The commitment is what you will pay right now. Maybe you will agree to pay more. Similarly, the sticker price is what the dealer will sell for right now. Maybe the dealer will agree to sell for less.

Re: How much of a Discount Should I be Able to Get on an Ordered Leaf?

Posted: Wed Oct 09, 2019 7:35 pm
by SageBrush
martyscholes wrote:
Wed Oct 09, 2019 7:12 pm
SageBrush wrote:
Wed Oct 09, 2019 7:10 pm
I took the 'commitment' number to mean the highest price I agree to pay. You mean something different.
The commitment is what you will pay right now. Maybe you will agree to pay more. Similarly, the sticker price is what the dealer will sell for right now. Maybe the dealer will agree to sell for less.
.
I follow now. And since the "ideal" price is equally between the two the implication is that I should know my highest price (HP) before starting negotiation and offer a commitment of HP - (MSRP - HP)

Example:
msrp is 25k
The most I will pay is 20k
I offer 15k commitment

Re: How much of a Discount Should I be Able to Get on an Ordered Leaf?

Posted: Wed Oct 09, 2019 7:51 pm
by martyscholes
SageBrush wrote:
Wed Oct 09, 2019 7:35 pm
martyscholes wrote:
Wed Oct 09, 2019 7:12 pm
SageBrush wrote:
Wed Oct 09, 2019 7:10 pm
I took the 'commitment' number to mean the highest price I agree to pay. You mean something different.
The commitment is what you will pay right now. Maybe you will agree to pay more. Similarly, the sticker price is what the dealer will sell for right now. Maybe the dealer will agree to sell for less.
.
I follow now. And since the "ideal" price is equally between the two the implication is that I should know my highest price (HP) before starting negotiation and offer a commitment of HP - (MSRP - HP)

Example:
msrp is 25k
The most I will pay is 20k
I offer 15k commitment
Yeah, it's a dance. A good strategy is to know your walk-away price before you start, and then stick to it and actually walk away if the dealer cannot meet that price. You certainly should not start with your walk-away price for your initial commitment. The initial commitment should be the no-brainer price, a number where you would buy the car without hesitation. Of course, those numbers are different for everyone. As a buyer, you want to buy at the dealer's walk-away price. As a seller, the dealer wants to sell at your walk-away price. In truth, the actual number is somewhere in between.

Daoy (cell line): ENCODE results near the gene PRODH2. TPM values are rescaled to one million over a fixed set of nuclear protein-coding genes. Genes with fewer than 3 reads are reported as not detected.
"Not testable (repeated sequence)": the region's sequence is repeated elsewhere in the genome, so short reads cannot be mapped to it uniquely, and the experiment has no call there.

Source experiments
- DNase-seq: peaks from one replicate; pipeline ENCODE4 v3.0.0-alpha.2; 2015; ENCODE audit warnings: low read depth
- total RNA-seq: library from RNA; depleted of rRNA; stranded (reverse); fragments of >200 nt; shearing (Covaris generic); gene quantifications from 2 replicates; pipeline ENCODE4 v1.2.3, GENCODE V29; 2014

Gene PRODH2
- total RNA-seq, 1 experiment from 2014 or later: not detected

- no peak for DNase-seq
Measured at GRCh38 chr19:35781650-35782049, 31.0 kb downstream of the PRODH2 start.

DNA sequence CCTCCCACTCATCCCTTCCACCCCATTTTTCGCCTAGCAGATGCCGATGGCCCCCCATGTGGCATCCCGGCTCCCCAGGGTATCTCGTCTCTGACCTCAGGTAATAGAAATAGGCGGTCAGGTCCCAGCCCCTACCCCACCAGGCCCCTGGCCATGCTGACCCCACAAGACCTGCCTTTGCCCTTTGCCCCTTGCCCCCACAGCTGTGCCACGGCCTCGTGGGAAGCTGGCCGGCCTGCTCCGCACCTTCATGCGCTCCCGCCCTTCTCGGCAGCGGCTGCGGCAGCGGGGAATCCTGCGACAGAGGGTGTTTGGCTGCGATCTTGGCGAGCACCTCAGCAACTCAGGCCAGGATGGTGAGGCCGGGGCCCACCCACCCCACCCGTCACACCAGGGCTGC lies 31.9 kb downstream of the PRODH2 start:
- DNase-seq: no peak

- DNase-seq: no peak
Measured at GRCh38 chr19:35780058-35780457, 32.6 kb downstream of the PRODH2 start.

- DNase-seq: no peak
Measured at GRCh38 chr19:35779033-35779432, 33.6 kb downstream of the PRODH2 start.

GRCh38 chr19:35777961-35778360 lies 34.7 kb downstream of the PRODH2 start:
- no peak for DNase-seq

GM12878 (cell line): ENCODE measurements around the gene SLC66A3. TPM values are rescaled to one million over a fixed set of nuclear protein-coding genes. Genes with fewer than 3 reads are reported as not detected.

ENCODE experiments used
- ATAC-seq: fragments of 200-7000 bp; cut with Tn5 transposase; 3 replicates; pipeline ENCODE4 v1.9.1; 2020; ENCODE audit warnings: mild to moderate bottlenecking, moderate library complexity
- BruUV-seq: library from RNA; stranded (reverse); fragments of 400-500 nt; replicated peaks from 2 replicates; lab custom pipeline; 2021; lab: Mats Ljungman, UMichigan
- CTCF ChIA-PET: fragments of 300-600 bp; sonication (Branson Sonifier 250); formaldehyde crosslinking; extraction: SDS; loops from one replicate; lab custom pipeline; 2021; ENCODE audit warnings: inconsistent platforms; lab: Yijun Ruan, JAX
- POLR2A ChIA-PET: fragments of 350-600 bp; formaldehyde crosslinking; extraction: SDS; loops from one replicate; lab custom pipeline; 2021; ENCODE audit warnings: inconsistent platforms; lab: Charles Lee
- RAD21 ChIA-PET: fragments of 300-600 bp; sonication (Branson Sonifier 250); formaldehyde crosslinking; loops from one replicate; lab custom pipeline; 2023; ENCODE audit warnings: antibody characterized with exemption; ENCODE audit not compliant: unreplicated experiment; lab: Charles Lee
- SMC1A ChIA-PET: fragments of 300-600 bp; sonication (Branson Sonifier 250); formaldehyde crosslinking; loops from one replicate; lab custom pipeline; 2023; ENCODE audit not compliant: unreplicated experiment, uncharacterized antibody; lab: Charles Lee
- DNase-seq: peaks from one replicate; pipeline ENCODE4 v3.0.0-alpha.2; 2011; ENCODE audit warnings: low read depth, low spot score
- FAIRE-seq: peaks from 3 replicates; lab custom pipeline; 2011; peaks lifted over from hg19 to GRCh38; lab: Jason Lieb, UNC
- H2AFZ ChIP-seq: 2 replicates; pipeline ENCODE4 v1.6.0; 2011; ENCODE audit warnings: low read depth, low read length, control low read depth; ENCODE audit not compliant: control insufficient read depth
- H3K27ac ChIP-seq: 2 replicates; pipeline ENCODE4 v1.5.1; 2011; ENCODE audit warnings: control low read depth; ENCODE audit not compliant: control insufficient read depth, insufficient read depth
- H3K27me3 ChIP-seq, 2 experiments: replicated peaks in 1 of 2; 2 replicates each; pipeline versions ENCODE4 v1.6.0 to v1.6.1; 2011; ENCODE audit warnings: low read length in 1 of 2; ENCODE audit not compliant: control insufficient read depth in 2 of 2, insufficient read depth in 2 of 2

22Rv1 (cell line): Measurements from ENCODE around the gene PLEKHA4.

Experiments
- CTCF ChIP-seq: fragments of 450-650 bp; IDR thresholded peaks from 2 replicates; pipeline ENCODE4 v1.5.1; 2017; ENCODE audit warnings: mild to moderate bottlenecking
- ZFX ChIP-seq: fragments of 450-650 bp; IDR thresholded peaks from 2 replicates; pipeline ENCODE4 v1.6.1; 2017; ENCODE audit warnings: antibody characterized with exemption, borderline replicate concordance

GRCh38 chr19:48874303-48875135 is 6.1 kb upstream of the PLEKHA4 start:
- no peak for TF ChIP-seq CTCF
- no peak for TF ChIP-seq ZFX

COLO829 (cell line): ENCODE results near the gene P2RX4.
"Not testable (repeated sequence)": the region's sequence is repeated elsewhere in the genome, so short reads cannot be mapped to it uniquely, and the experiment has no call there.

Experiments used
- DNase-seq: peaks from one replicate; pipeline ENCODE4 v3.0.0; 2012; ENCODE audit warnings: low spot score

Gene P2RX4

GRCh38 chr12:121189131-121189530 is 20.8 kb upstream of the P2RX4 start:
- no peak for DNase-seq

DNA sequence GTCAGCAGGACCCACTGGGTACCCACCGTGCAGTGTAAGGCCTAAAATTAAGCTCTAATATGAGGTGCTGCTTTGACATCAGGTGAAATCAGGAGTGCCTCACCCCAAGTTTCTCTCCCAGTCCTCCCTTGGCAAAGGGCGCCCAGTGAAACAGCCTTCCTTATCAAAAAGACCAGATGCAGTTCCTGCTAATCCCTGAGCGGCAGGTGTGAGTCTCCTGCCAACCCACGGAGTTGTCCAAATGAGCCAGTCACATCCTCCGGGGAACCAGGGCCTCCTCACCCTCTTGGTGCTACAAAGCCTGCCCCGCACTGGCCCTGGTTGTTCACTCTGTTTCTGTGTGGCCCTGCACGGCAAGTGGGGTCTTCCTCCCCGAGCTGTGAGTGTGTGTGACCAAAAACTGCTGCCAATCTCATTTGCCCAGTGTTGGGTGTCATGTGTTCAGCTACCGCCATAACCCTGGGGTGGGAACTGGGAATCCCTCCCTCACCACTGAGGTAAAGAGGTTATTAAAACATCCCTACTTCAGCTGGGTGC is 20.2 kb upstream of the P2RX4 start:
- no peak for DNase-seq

Re: How much of a Discount Should I be Able to Get on an Ordered Leaf?

Posted: Wed Oct 09, 2019 9:34 pm
by Nubo
martyscholes wrote:
Tue Oct 08, 2019 8:18 am
...
  • Do your homework to learn what you want and what you are willing to pay. Be realistic; there are no free lunches here.
  • Understand your own value triggers.
  • Arrange your own financing, but do not mention that until you get “in the box” which is where you are talking to the finance person.
  • Go to the dealership. Negotiation on the phone or via email is seen as a waste of time for the dealer.
  • Schedule your visit on a slow day.
  • Very early in the discussion, tell the salesperson that you will rate them as perfect across the board on the survey if you buy a car.
  • As a person of integrity, actually follow through and rate the salesperson as perfect when you receive the survey.
  • Be honest and tell the salesperson what you want and what you are willing to pay. Do not play games here. Be honest.
  • Close on the first or second pencil if you can live with the numbers.
  • Feel free to walk away at any time. State that you think the numbers are too far apart. Sincerely thank the salesperson for his or her time, stand up, then walk out..
...
Interesting. Although the last two times I have contacted dealerships for out-the-door price via email, and made it clear I was NOT coming in until I had a price but if I did come in it would be to sign for that price. Many salespeople did not want to play, as you say. But enough did. No idea if that optimized my cost but I absolutely detest the salesdesk/finance manager/salesdesk waltz. If you want to spend 5 minutes selling a car, I'm your guy. If you want to spend 3 hours, find another customer.

Re: How much of a Discount Should I be Able to Get on an Ordered Leaf?

Posted: Wed Oct 09, 2019 10:07 pm
by LeftieBiker
Yup. And I handled all negotiations over email, including the detailed search for my actual car, which came from Connecticut. Some salespeople are well into the 21st century - even some older guys like the great one with whom I dealt - David Seacord, IIRC, of Lia Nissan of Colonie. We met in person for the first time when I picked the car up.